A world battered by climate shift and war turns to an ancient method of keeping peace: the exchange of hostages. The Children of Peace – sons and daughters of kings and presidents and generals – are raised together in small, isolated schools called Preceptures. There, they learn history and political theory, and are taught to gracefully accept what may well be their fate: to die if their countries declare war.
Greta Gustafsen Stuart, Duchess of Halifax and Crown Princess of the Pan-Polar Confederation, is the pride of the North American Prefecture. Learned and disciplined, Greta is proud of her role in keeping the global peace, even though, with her country controlling two-thirds of the world’s most war-worthy resource — water — she has little chance of reaching adulthood alive.
Enter Elián Palnik, the Prefecture’s newest hostage and biggest problem. Greta’s world begins to tilt the moment she sees Elián dragged into the school in chains. The Prefecture’s insidious surveillance, its small punishments and rewards, can make no dent in Elián, who is not interested in dignity and tradition, and doesn’t even accept the right of the UN to keep hostages.
What will happen to Elián and Greta as their two nations inch closer to war?
The idea behind this book was so wonderfully fantastic I’m still in awe of it. This book was intense, the world detailed and really just an excellent read. Don’t go into this one expecting much action though…this book relies on thought provoking situations.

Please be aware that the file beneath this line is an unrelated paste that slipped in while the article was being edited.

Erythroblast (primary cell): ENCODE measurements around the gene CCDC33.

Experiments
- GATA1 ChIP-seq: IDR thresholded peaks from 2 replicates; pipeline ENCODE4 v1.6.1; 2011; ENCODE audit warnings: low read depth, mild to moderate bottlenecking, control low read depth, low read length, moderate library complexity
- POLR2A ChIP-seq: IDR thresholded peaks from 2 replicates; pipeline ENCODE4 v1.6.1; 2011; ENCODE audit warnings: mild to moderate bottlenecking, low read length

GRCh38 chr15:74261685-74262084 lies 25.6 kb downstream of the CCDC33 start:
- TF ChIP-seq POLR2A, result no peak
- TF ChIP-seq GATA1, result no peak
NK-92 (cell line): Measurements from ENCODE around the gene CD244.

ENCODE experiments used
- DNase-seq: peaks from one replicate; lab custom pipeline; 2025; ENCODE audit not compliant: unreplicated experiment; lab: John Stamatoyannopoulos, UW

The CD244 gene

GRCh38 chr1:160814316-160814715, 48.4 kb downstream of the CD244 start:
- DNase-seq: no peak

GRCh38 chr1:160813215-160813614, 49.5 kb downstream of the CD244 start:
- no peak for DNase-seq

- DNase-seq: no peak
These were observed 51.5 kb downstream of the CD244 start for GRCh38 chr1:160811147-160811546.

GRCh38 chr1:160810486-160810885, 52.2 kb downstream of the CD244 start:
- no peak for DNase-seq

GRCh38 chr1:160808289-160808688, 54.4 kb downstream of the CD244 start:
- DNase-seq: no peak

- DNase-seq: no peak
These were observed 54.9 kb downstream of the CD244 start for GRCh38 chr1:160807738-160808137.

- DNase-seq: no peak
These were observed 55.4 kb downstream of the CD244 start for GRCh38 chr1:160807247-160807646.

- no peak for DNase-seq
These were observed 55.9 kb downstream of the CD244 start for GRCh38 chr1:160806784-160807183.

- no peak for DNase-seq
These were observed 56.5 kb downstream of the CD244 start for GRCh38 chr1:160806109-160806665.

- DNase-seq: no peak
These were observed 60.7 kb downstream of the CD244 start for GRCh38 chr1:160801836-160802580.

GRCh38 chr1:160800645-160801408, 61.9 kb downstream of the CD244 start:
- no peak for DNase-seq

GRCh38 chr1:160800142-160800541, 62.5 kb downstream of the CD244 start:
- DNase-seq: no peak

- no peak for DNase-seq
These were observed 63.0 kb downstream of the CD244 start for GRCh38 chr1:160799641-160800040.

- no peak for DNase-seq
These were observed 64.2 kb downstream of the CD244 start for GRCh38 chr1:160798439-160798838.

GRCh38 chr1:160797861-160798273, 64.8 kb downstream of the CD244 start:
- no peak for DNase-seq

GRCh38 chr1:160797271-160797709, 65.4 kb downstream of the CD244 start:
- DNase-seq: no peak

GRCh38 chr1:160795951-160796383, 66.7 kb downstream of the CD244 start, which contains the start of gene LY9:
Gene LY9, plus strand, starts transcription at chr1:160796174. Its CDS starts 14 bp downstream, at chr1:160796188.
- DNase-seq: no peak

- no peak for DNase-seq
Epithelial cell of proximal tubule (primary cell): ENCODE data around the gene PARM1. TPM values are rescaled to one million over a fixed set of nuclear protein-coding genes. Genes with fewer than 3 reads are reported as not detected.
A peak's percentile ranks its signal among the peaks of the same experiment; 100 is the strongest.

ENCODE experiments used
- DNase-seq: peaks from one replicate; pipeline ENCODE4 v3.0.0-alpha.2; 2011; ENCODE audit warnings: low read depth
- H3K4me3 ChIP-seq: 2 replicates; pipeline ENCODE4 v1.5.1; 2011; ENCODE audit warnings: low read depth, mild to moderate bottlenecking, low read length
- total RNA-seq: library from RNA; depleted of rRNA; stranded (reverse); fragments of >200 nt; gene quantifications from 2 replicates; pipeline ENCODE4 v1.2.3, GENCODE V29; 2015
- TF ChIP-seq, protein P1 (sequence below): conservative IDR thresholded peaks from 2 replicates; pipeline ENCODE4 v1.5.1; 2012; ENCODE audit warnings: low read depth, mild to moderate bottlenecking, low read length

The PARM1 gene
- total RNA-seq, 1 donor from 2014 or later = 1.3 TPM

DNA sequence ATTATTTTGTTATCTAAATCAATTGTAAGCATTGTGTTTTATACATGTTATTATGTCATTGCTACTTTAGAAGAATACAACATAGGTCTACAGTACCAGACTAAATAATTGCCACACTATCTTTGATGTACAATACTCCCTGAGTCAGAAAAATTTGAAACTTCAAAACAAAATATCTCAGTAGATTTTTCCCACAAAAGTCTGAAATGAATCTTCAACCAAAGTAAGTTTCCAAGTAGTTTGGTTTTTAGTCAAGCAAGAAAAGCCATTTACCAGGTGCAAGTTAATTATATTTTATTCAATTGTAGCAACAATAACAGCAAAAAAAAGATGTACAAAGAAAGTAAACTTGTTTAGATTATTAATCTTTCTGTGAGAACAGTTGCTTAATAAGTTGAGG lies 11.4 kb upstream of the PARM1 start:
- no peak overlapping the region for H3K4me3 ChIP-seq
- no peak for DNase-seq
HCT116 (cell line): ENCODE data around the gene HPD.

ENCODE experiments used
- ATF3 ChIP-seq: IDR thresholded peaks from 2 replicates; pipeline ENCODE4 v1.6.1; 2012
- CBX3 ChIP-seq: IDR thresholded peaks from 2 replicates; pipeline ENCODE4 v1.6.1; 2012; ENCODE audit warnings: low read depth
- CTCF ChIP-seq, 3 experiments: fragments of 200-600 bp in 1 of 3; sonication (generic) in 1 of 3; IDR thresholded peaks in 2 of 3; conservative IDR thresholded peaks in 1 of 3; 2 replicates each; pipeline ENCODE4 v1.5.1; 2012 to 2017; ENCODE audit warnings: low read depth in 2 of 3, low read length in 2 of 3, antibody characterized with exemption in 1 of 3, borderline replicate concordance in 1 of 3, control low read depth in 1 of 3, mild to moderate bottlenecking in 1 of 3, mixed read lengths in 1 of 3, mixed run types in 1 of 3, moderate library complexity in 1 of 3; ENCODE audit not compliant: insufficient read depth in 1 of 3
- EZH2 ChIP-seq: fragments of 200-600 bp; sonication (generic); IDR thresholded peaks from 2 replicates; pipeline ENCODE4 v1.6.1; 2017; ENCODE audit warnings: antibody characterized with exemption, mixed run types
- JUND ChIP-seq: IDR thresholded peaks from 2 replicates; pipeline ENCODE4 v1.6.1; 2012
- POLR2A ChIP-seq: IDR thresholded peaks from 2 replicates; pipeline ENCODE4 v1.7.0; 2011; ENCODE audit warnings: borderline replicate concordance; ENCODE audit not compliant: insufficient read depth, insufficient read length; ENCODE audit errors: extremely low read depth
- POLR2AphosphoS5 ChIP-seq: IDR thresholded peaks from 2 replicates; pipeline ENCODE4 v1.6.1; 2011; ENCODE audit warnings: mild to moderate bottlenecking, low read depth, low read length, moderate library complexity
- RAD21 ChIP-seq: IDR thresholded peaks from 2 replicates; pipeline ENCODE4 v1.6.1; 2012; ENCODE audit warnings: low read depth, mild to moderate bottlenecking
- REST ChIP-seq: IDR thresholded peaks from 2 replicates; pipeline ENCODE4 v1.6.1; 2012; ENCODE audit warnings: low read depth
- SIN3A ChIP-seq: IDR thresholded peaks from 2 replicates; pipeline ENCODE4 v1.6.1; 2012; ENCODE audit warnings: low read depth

I’m really not sure what this book would be classified as for genre but it had a dystopian, science fiction feel to me. It even had a boarding school feel with the Preceptures. For some reason, I’m a huge fan of the isolated society within a boarding school (Hogwarts anyone?) or the like. I love that the attendees create their own social structure and I always feel books with this have an extra dose of interesting for me.
Looking at the star ratings on Goodreads you can see that this book is either hit or miss with people. I think what really won me over was the AI character and how the world worked. I did have a disconnect to the characters and never really formed an emotional bond with them. The romance was another thing that was meh to me. It does contain a love triangle but this one is a bit different than the normal one because it focuses on our main character and a girl and a guy. It wasn’t my favorite set-up since I had a lot of trouble feeling any chemistry between some of the characters.
Where I found myself completely immersed was during every section containing the artificial intelligence named Talis. This character was incredibly well done in my opinion and made the book for me. Talis alone was the character I felt the most towards and the history behind how artificial intelligence was approached in this society was very interesting.
The Scorpion Rules was a very intriguing read for me that introduced one of my favorite characters in a long time. Though I loved many aspects of this book, such as the main story arc, the characters in general fell a tad flat and I never could connect very deeply to the main character. Regardless, I really enjoyed my reading experience and fully recommend this read to anyone interested in an unique take on dystopian with an amazing artificial intelligence element.